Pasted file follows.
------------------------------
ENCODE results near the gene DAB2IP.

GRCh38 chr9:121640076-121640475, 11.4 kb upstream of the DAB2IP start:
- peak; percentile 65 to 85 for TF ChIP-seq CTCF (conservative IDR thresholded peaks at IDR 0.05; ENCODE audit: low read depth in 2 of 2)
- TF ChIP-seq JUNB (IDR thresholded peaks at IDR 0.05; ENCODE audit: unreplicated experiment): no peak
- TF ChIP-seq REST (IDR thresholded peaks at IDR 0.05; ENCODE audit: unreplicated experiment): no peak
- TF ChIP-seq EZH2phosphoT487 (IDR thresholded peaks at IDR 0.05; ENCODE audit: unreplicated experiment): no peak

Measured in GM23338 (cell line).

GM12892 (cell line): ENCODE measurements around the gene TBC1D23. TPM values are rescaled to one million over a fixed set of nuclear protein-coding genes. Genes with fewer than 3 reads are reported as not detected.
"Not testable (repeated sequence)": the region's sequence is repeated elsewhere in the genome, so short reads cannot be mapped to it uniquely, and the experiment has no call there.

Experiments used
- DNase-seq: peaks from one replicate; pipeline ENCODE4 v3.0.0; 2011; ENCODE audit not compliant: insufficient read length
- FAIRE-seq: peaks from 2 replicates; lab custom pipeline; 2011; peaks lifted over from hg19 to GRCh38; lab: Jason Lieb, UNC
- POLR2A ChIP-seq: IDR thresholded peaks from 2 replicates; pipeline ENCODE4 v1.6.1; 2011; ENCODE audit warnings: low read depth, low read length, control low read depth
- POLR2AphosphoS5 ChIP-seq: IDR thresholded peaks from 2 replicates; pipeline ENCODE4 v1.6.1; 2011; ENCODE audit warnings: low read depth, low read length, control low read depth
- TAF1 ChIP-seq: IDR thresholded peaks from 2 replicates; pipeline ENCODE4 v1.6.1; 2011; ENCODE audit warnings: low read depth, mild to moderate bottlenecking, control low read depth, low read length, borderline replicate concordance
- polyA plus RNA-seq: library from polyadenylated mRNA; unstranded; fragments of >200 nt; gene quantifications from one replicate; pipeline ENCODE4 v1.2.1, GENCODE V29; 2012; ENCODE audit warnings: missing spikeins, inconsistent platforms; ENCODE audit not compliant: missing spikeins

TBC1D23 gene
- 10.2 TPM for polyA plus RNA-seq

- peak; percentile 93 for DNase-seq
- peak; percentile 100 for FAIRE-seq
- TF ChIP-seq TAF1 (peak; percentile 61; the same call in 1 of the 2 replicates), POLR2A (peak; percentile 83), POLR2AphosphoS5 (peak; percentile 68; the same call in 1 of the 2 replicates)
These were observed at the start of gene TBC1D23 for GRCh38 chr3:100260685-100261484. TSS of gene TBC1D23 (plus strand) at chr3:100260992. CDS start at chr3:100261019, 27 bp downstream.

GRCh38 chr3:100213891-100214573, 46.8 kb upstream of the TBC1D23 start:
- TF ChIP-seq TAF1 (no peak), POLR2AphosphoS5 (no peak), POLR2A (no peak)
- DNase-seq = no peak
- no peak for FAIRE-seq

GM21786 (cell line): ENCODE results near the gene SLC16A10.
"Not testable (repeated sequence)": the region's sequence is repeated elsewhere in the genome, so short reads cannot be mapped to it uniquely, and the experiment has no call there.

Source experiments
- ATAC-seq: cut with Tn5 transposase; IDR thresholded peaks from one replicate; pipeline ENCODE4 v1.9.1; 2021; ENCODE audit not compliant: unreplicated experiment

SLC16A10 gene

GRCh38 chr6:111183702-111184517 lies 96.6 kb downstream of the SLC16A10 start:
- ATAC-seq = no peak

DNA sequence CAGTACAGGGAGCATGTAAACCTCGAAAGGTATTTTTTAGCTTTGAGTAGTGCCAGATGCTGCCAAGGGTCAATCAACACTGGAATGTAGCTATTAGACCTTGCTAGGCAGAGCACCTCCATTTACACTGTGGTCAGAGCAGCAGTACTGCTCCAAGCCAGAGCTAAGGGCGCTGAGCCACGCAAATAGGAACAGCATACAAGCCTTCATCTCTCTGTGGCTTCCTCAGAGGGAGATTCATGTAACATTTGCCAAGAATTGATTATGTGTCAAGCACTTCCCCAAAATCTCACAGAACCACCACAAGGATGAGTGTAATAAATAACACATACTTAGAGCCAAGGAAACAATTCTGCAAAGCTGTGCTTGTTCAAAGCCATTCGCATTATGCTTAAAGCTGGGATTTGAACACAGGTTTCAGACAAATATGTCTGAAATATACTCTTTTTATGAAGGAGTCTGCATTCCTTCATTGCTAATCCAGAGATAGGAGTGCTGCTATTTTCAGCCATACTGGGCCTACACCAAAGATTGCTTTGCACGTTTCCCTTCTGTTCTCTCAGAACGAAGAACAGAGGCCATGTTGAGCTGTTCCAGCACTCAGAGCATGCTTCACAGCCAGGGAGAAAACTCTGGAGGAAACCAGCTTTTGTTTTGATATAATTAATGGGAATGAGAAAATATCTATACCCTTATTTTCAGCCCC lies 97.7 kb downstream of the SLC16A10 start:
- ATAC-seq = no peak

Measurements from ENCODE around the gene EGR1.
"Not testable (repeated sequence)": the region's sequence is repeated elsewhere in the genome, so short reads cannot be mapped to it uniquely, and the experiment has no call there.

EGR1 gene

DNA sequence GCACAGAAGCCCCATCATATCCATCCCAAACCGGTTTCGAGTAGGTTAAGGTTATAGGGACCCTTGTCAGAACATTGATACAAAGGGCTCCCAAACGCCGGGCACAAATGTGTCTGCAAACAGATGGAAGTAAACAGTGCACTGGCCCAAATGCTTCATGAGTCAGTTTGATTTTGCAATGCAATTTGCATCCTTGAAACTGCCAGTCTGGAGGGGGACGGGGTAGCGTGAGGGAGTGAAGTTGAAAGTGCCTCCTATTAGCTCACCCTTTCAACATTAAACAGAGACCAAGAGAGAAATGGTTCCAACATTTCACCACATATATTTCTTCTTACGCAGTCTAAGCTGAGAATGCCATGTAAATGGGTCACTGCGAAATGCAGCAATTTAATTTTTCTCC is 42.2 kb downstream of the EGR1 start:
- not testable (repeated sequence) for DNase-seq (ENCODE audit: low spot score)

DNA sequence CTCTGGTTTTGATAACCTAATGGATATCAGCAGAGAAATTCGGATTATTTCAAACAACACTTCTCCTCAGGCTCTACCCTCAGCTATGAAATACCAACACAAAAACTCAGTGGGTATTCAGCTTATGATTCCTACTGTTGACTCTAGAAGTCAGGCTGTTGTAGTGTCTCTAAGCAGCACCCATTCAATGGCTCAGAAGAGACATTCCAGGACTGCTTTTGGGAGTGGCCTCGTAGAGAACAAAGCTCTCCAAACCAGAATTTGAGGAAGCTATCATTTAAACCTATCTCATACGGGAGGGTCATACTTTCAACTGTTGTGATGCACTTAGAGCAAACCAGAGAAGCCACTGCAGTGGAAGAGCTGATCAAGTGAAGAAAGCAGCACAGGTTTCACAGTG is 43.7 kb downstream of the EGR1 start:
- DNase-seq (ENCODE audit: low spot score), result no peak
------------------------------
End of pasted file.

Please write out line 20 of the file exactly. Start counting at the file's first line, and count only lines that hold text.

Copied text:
- peak; percentile 100 for FAIRE-seq